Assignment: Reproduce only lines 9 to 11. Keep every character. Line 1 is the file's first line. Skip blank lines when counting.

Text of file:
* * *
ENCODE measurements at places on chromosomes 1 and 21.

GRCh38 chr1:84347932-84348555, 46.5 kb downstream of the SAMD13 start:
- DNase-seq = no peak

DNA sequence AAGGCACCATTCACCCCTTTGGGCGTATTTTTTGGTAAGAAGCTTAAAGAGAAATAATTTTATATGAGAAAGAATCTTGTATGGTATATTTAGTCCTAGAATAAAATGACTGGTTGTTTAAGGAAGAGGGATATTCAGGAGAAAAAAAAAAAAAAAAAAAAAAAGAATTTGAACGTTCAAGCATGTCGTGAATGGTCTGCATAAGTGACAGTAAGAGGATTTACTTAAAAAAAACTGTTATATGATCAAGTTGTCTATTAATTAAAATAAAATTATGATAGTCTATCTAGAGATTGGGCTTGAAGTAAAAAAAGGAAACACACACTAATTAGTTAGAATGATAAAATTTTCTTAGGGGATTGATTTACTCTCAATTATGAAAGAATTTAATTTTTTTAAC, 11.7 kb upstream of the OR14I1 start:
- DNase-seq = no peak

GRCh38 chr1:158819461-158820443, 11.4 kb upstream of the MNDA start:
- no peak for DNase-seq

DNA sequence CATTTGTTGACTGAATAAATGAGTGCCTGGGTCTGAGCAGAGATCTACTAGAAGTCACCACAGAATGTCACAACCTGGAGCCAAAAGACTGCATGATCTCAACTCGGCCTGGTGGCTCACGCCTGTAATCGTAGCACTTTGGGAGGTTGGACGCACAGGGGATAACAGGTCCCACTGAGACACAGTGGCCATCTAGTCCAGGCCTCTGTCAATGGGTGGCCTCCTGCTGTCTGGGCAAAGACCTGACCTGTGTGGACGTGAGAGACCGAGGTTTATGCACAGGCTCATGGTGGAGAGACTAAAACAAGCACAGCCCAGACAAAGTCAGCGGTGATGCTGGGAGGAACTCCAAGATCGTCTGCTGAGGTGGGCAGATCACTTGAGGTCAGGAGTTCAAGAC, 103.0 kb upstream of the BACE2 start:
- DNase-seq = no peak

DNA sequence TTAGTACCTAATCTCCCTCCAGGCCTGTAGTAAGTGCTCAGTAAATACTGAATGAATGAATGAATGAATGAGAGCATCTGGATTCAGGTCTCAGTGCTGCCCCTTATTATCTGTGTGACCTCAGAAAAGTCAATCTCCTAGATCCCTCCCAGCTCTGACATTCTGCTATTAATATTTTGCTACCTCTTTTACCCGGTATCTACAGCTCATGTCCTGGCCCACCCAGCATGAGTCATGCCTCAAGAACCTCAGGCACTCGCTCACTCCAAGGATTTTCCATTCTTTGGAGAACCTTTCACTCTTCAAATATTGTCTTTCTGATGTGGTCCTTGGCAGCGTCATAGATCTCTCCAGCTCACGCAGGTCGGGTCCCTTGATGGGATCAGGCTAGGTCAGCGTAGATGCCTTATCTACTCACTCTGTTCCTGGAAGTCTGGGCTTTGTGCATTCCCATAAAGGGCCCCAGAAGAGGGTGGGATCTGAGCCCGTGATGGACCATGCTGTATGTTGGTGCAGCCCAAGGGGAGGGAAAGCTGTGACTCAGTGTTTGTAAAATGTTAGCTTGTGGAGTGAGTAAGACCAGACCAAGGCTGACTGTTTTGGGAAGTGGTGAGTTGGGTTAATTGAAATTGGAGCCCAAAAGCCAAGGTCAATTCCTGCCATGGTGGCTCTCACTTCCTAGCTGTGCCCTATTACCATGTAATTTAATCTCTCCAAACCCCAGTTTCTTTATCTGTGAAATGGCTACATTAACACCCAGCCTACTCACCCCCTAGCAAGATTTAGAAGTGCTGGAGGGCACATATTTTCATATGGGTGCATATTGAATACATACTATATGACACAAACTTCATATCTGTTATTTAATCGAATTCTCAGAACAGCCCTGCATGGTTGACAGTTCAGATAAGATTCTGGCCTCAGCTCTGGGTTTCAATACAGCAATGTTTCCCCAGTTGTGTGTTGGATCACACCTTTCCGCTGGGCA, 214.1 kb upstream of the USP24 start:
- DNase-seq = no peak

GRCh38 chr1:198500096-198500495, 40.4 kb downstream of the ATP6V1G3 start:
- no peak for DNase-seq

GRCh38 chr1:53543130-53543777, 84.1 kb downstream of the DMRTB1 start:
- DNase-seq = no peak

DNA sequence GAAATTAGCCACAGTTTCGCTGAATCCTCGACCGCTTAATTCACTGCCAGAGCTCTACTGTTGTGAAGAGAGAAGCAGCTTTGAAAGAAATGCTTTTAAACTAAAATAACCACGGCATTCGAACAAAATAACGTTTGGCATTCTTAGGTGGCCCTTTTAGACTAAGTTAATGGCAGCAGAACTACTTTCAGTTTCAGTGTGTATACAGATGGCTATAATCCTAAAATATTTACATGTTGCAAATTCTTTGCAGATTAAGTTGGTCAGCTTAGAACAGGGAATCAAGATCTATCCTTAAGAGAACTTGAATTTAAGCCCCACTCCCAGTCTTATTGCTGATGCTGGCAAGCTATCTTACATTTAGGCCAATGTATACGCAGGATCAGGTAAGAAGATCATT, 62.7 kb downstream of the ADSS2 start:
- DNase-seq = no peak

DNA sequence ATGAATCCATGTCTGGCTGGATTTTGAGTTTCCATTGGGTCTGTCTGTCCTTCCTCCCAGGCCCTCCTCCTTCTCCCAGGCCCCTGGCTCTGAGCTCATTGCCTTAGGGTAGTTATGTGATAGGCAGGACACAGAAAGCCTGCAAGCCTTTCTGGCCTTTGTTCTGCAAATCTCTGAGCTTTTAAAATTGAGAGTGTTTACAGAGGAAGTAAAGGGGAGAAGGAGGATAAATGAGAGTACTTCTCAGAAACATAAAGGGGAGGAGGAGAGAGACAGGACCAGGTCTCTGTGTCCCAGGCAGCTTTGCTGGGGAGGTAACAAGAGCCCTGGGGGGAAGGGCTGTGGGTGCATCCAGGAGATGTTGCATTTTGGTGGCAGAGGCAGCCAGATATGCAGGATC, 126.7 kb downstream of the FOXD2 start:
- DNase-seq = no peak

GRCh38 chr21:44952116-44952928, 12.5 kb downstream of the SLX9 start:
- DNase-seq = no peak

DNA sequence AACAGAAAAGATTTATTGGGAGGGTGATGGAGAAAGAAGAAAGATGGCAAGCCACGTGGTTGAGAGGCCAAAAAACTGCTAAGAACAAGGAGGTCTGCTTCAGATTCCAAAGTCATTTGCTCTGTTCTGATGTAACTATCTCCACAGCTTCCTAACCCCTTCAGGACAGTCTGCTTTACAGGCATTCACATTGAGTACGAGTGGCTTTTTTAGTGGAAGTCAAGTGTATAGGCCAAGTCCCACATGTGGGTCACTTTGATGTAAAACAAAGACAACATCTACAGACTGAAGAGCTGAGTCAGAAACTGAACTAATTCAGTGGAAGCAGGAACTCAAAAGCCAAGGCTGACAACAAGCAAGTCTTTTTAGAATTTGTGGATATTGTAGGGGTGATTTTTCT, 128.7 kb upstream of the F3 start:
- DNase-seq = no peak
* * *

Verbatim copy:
- DNase-seq = no peak

DNA sequence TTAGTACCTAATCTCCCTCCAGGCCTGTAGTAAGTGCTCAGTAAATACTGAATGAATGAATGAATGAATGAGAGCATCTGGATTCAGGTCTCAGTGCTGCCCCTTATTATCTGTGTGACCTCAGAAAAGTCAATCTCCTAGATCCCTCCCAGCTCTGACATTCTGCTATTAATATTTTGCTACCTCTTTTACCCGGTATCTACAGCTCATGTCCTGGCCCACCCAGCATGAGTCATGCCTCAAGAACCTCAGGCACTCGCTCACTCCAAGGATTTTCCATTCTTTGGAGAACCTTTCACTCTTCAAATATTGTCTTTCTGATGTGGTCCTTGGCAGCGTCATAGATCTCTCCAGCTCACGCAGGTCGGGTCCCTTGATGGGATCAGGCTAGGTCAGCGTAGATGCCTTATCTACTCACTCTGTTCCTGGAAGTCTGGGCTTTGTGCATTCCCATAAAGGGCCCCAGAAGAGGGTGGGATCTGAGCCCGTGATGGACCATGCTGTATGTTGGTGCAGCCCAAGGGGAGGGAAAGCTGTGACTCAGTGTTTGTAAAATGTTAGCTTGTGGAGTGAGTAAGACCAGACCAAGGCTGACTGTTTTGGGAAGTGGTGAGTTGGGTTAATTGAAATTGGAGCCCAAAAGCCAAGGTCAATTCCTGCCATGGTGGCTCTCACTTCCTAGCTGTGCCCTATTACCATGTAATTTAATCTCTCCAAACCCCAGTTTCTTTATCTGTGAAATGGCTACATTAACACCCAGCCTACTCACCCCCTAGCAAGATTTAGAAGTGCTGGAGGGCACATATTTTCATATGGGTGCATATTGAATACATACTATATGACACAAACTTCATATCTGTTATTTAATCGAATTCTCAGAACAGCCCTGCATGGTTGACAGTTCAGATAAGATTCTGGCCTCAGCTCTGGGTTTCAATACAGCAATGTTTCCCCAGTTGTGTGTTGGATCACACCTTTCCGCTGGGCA, 214.1 kb upstream of the USP24 start:
- DNase-seq = no peak